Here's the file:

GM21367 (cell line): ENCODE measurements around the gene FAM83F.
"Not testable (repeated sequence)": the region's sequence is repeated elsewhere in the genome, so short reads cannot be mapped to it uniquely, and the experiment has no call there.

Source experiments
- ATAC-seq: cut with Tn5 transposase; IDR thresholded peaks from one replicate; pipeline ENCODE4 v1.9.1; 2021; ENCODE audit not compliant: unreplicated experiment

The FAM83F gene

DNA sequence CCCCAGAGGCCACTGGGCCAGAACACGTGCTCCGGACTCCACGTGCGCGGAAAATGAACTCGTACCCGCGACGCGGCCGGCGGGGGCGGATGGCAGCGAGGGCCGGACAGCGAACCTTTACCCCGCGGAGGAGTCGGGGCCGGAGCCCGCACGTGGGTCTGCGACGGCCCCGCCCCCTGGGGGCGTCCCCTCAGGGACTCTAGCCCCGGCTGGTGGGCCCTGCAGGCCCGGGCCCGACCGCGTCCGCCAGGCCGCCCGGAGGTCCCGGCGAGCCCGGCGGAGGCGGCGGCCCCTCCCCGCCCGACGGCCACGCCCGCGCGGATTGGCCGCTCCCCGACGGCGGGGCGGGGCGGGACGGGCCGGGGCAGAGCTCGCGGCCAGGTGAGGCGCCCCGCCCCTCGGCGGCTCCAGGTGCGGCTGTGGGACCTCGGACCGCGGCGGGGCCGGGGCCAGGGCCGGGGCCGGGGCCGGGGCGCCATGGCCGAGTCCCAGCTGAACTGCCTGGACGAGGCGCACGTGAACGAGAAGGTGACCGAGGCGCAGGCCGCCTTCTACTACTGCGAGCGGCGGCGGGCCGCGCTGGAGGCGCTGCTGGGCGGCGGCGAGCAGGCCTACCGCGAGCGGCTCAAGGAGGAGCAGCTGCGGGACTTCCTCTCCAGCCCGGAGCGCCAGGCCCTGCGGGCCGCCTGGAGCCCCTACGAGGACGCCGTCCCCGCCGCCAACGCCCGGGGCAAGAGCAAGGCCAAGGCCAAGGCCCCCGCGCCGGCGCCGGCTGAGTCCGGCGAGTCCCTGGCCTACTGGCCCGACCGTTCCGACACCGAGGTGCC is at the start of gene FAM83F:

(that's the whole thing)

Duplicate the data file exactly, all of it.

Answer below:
GM21367 (cell line): ENCODE measurements around the gene FAM83F.
"Not testable (repeated sequence)": the region's sequence is repeated elsewhere in the genome, so short reads cannot be mapped to it uniquely, and the experiment has no call there.

Source experiments
- ATAC-seq: cut with Tn5 transposase; IDR thresholded peaks from one replicate; pipeline ENCODE4 v1.9.1; 2021; ENCODE audit not compliant: unreplicated experiment

The FAM83F gene

DNA sequence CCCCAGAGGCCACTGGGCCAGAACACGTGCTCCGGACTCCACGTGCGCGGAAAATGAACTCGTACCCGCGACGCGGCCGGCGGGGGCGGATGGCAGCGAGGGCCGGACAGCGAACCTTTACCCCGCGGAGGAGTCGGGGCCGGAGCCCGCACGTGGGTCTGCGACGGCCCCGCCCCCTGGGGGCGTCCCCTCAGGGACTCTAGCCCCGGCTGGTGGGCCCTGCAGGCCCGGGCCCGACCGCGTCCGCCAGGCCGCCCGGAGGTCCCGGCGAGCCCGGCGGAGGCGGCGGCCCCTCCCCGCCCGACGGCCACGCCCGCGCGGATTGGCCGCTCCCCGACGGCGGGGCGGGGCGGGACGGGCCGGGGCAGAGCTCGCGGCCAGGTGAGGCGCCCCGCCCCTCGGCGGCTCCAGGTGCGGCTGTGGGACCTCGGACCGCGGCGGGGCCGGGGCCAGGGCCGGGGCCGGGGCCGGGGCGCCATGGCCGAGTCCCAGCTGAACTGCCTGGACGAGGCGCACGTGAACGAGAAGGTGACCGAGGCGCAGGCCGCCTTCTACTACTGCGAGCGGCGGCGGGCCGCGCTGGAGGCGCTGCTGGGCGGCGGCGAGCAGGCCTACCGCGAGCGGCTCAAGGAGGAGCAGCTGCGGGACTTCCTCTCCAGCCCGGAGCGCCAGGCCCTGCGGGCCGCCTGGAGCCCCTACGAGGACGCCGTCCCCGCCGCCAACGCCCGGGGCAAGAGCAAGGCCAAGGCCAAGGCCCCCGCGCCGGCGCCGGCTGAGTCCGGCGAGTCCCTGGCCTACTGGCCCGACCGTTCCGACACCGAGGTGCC is at the start of gene FAM83F: